The Pros & Cons of Credit Default Swaps

The CDS market, currently perceived as the most toxic market of all, has existed for nearly 20 years. But most people have only just begun to understand what all the fuzz is about. Said as simple as possible; a CDS is a kind of  insurance a lender buys to secure oneself against a possible default by the borrower. These insurance contracts usually has a maturity period between 1 to 10 years, and usually prized as a percentage of every 10 million units (dollars, euro, yen). A new research paper shred a little more light on this rather unknown market.

“In general, CDS trading has lowered the cost of issuing bonds and enhanced the liquidity in the bond market. Nevertheless, CDS trading has also introduced a new source of risk.”

Ilhyock Shimy/Haibin Zhu


According to the two researchers employed by the Monetary and Economic Department of the Bank for International Settlements, CDS trading has lowered the cost of issuing bonds and enhanced the liquidity in the bond market. The positive impact is stronger for smaller firms, non-…nancial …rms and those fi…rms with higher liquidity in the CDS market, while the negative is that companies included in CDS indices must face higher bond yield spreads than those not included.

The rise and fall of the credit derivatives market is considered the single most important event in the global credit market in the past decade.

Even thou it has existed for nearly 20 years, no one has paid much attention to it.

Until it blew up like an Icelandic volcano in 2008 and covered the whole world with a black cloud of hidden financial risks, that is.

By then the credit derivative market had swollen up to a huge, unmeasurable, uncontrollable market, with an estimated value of more than 60 trillion dollar. Credit-default swaps is one of the most traded credit derivatives, making up almost 90% of the totals.

According to the new research, the notional value of this market have been cut in half since the peak in 2008.

A Short Lesson

By the way – to compare a CDS with a credit insurances is not quite accurate:

A (CDS) is a swap contract and agreement in which the protection buyer of the CDS makes a series of payments (referred to as the spread) to the protection seller and, in exchange, receives a payoff if a credit instrument (typically a bond or loan) experiences a credit event. In fact, it’s a form of reverse trading.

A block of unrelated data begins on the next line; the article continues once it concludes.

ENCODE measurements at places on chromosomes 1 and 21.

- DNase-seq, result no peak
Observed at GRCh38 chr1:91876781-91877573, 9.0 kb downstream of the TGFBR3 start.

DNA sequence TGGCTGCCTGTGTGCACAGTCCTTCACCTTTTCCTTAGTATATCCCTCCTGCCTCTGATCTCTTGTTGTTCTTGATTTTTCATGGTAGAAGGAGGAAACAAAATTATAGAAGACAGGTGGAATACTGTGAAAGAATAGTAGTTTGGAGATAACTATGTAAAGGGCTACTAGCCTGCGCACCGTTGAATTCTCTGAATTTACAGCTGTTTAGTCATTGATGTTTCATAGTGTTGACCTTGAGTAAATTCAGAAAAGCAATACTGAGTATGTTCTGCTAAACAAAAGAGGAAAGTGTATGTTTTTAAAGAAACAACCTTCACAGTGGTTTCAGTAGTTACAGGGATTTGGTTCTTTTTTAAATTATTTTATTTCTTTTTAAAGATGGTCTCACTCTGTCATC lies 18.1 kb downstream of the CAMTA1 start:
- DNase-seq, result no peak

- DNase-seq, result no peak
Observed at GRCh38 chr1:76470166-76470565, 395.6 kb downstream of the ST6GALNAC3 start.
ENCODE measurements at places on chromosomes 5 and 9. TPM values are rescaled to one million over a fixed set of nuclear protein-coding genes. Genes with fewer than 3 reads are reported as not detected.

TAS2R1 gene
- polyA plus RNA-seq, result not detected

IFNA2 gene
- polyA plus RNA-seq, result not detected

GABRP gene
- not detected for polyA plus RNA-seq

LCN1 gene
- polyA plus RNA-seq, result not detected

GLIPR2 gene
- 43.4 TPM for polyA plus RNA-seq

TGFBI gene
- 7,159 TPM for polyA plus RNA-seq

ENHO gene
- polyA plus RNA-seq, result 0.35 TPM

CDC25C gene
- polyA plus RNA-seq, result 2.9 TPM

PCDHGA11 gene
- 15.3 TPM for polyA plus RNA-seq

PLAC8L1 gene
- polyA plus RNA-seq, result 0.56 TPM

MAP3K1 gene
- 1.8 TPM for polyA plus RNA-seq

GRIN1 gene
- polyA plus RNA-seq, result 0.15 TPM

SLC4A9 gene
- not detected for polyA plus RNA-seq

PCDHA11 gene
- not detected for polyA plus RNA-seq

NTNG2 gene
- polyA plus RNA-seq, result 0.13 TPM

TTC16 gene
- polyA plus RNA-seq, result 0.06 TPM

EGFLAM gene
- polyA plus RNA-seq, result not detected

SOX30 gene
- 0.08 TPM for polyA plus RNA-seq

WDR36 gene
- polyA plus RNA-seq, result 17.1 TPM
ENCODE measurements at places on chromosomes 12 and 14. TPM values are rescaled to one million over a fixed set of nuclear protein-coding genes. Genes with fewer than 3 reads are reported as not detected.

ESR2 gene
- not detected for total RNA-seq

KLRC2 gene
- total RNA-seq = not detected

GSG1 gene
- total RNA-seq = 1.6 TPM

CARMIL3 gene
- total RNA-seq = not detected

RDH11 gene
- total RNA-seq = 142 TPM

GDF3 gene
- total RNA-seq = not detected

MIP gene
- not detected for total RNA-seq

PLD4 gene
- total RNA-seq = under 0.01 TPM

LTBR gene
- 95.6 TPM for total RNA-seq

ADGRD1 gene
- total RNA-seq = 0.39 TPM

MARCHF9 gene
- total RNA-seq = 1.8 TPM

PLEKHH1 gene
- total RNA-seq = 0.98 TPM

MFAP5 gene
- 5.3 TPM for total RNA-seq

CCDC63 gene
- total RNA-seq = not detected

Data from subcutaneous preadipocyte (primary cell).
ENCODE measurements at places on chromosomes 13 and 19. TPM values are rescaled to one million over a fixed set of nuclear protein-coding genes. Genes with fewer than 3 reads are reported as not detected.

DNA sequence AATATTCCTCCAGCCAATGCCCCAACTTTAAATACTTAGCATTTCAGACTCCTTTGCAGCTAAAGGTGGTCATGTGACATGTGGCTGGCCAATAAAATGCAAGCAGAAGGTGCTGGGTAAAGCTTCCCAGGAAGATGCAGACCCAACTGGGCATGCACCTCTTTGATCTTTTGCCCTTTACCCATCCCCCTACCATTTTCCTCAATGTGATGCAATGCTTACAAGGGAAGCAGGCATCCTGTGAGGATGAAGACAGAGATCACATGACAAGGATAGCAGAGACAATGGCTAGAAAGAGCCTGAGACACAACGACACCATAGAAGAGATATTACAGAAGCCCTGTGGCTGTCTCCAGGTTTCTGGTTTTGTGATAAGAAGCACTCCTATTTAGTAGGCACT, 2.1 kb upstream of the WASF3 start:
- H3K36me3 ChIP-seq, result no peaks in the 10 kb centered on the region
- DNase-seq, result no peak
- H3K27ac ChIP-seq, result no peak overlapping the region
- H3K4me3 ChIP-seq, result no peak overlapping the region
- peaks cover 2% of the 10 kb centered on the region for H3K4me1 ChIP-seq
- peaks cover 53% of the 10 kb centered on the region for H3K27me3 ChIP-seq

The simplest credit-default swap is a bilateral contract between the buyer and seller of protection. The CDS will refer to a “reference entity” or “reference obligor”, usually a corporation or government.

The reference entity is not a party to the contract. The protection buyer makes quarterly premium payments—the spread —to the protection seller.

If the reference entity defaults, the protection seller pays the buyer the par value of the bond in exchange for physical delivery of the bond, although settlement may also be by cash or auction.

A default is referred to as a “credit event” and include such events as failure to pay, restructuring and bankruptcy.

So, with that out-of-the-way, I’ll go on.

A Double-Edge Sword

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The CDS contracts have been perceived as the main root of all evil in the credit market because of its complex distribution of risk.

The new research paper by Ilhyock Shimy and Haibin Zhu do not confirm, nor dismiss the allegation.

They point, however, to the fact that the CDS market have both positive and negative impact on the financial markets in general.

This is their main findings:

“First, we …find strong evidence that CDS trading is associated with lower cost and higher liquidity for new bond issuance in Asia. This is consistent with the hypothesis that CDS trading helps create new hedging opportunities and improve information transparency for investors. Noticeably, this result is contrary to similar studies based on US data. This contrast provides supporting evidence for our conjecture on the jump-start e¤ect in Asia.

“Second, we …find that the positive impact of CDS trading on the bond market tends to be more remarkable for smaller fi…rms and non-f…nancial …firms. In addition, those …rms with higher liquidity in the CDS market bene…t more in the primary bond market in terms of cost and liquidity.”
“Last, we also …nd that the impact of CDS trading on the bond market is di¤erent during the crisis period. The global …nancial crisis that occurred during the sample period o¤ers a good case study to examine the behaviour of the CDS and bond markets under distress and their linkages. Our analysis shows that, at the peak of the global …nancial crisis, those firms included in CDS indices had to face higher spreads than those not included in CDS indices, above and beyond the general increase in credit spreads observed in the bond market during this period. This suggests that CDS trading could be a double-edged sword: it also introduces new sources of shocks to the bond market.”

Here’s a copy of the full report.

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